Saturday, March 13, 2010

We Need a Shibai Tax

I just read the article in yesterday's Star Bulletin, re the feuding between Governor Lingle and the legislature over budget cuts. Each is accusing the other of "shibai."

Shibai was originally a Japanese word meaning a theatrical performance. In Hawaii, it's come to mean any display or hypocrisy; in practice, it's pretty much interchangeable with the word "bullshit."

The legislature is accusing Lingle o
f shibai for, among other things, withholding our tax refunds until next year in order to balance the budget until she's safely out of office. Lingle is accusing the legislature of shibai for making budget cuts it can't legally make: "For instance, Lingle said the House took out budgeted money from her office to fund required vacation payouts for workers who will leave the Governor's Office with her in December. It also removed $100,000 in transition funds from the governor's budget.

''This is not possible; it is shibai,' Lingle complained."

I think both sides are guilty as charged. But the real losers aren't Lingle or the legislators. They're us.

The state gets to keep our tax refunds until next year? Do we at least get interest while they're using our money?

And we have to pay former Lingle Administration members for their vacations after they're out of office? That really grates, personally. A few years ago, when I left the University of Hawaii, I was told I wouldn't get paid for my accumulated vacation and sick leave unless, at some future date, I was employed again by the state of Hawaii. I think the legislature should immediately pass a bill making the same true for all state employees, including Lingle's patronage employees.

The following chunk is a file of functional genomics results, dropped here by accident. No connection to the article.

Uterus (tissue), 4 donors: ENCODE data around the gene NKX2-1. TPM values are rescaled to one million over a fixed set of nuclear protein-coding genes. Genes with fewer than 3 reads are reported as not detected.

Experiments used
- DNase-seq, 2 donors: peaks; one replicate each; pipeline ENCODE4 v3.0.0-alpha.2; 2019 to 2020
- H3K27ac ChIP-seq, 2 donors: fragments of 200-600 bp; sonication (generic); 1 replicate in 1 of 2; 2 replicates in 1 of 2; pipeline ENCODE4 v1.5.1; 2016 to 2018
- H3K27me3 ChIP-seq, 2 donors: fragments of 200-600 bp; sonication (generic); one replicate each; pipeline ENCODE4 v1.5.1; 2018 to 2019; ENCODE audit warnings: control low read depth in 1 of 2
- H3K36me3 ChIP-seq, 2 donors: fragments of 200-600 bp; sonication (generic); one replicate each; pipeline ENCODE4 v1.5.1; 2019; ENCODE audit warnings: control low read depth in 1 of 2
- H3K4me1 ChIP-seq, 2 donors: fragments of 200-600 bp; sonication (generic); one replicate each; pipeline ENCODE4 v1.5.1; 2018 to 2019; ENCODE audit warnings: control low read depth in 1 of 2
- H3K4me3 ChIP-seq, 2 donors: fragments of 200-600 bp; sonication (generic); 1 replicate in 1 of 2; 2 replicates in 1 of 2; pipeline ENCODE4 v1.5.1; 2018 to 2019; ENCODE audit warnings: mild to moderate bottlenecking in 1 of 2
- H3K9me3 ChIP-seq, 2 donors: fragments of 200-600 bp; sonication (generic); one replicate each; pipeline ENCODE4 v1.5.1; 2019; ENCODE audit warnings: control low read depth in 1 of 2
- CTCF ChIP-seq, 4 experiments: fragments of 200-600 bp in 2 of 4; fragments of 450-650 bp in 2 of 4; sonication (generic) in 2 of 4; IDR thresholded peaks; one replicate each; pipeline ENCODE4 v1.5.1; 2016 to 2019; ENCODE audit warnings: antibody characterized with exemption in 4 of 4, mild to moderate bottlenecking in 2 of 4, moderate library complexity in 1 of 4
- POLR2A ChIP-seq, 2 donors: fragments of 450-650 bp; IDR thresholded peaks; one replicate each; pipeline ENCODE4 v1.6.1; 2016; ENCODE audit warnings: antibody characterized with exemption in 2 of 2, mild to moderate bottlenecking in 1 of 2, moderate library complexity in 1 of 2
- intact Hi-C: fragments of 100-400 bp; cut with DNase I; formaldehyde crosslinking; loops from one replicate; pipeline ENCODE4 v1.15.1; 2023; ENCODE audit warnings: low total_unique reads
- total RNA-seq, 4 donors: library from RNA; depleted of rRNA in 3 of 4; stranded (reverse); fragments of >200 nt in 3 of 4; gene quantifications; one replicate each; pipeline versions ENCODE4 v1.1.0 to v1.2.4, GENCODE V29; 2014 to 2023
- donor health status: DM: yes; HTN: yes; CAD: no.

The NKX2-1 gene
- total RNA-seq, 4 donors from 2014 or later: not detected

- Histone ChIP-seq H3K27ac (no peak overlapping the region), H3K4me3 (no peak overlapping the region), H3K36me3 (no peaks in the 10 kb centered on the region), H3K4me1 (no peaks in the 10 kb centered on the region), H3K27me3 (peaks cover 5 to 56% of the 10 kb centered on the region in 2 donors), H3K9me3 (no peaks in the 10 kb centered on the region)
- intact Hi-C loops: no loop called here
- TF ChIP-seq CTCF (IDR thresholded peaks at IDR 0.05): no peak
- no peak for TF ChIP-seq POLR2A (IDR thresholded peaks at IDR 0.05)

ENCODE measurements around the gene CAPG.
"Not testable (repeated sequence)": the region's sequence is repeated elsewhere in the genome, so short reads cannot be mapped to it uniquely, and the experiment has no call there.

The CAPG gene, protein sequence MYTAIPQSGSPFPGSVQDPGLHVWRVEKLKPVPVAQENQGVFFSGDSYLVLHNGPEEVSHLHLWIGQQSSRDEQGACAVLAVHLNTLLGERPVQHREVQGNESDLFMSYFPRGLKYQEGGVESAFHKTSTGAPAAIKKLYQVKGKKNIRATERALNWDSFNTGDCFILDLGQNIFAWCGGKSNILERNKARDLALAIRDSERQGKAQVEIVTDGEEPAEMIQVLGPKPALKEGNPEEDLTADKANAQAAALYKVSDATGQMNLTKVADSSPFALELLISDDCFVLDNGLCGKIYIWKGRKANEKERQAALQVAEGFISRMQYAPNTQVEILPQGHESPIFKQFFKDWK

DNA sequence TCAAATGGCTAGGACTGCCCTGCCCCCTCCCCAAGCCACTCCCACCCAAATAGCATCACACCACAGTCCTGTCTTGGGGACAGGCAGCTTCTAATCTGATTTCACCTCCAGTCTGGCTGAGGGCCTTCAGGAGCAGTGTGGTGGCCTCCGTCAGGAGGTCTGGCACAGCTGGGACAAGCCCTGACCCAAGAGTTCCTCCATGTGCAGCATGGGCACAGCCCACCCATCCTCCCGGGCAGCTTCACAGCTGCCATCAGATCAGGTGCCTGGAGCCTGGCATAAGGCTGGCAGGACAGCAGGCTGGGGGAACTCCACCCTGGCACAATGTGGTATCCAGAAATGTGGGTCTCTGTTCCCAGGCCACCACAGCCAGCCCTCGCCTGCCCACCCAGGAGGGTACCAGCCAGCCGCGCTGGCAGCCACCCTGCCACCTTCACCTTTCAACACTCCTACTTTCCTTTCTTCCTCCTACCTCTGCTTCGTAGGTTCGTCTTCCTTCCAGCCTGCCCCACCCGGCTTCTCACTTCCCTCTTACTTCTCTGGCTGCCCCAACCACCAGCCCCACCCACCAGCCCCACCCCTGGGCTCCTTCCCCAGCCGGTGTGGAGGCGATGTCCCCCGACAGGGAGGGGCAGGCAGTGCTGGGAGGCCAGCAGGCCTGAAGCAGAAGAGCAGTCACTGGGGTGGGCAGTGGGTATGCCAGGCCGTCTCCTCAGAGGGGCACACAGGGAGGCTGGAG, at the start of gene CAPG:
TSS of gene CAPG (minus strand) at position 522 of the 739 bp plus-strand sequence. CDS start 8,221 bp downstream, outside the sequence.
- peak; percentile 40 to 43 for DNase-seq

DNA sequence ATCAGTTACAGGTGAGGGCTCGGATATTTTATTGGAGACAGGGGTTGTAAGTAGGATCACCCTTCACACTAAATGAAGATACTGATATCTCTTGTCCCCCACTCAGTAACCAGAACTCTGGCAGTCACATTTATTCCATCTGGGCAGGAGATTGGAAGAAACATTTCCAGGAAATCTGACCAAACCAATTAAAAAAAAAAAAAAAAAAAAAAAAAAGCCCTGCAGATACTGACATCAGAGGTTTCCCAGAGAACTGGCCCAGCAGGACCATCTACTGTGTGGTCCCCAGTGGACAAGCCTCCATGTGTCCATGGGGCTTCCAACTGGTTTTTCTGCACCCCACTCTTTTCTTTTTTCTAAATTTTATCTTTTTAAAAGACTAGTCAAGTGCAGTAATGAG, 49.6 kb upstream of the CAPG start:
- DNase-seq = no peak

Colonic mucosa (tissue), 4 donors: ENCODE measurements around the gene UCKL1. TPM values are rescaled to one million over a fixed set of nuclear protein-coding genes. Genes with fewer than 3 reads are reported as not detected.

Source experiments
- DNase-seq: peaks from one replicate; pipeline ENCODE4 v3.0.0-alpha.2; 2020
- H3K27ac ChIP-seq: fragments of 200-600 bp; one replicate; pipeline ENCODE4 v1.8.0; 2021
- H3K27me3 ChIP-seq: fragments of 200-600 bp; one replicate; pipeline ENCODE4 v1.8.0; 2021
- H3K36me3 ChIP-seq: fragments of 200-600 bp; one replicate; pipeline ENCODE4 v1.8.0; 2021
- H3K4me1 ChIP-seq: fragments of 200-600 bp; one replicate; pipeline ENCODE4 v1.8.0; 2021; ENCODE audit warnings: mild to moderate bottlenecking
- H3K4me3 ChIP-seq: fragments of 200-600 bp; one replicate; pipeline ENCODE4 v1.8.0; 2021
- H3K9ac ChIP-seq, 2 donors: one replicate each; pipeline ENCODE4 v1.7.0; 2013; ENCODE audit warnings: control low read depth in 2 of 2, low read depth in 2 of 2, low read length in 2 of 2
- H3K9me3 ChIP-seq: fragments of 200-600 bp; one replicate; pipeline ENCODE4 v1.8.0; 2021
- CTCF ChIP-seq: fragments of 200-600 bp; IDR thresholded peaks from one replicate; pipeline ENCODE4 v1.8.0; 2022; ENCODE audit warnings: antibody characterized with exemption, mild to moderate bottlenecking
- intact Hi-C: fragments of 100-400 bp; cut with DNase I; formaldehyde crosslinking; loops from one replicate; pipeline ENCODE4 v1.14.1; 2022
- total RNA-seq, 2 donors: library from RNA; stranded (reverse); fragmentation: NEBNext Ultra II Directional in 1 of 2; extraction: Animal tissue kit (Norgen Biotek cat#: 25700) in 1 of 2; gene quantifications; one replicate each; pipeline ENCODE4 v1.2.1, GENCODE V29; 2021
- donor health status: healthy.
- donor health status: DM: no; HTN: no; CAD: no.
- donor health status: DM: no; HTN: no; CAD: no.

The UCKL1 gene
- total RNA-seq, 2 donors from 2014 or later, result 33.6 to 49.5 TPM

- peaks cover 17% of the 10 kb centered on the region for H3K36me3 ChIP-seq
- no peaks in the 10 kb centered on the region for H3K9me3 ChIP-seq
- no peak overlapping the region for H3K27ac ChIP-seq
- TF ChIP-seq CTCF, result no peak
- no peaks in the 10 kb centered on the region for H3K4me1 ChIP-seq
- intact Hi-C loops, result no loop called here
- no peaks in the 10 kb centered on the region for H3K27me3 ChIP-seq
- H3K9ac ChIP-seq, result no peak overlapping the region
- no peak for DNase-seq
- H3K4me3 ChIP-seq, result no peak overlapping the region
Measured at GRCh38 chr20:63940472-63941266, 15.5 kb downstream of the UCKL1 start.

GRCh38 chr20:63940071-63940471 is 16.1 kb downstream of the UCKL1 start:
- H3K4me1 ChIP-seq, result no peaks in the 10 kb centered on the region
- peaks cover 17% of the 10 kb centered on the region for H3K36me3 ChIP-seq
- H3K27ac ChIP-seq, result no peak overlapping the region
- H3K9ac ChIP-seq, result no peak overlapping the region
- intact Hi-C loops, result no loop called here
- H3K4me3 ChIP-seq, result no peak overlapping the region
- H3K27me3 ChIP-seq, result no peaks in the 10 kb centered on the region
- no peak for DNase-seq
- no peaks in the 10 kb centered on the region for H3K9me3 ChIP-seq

And I think they should pass another law, making it a crime to commit shibai while in public office, with fines of $5,000 to $100,000, depending on the severity of the offense.

With such a law in place, we'd solve our budget deficit in no time.

New Rules for Green Homes

I have a new article out in the Big Island Weekly, re the freshly-enacted "International Energy Conservation Code of the County of Hawaii." The code, which requires insulation and other energy-saving measures in new structures and in major rehabilitations of old structures, is well-meaning and should save energy, but will add a fair amount to the cost of each home, spell bad news for some existing plantation-era homes, and just doesn't always make sense for our climate....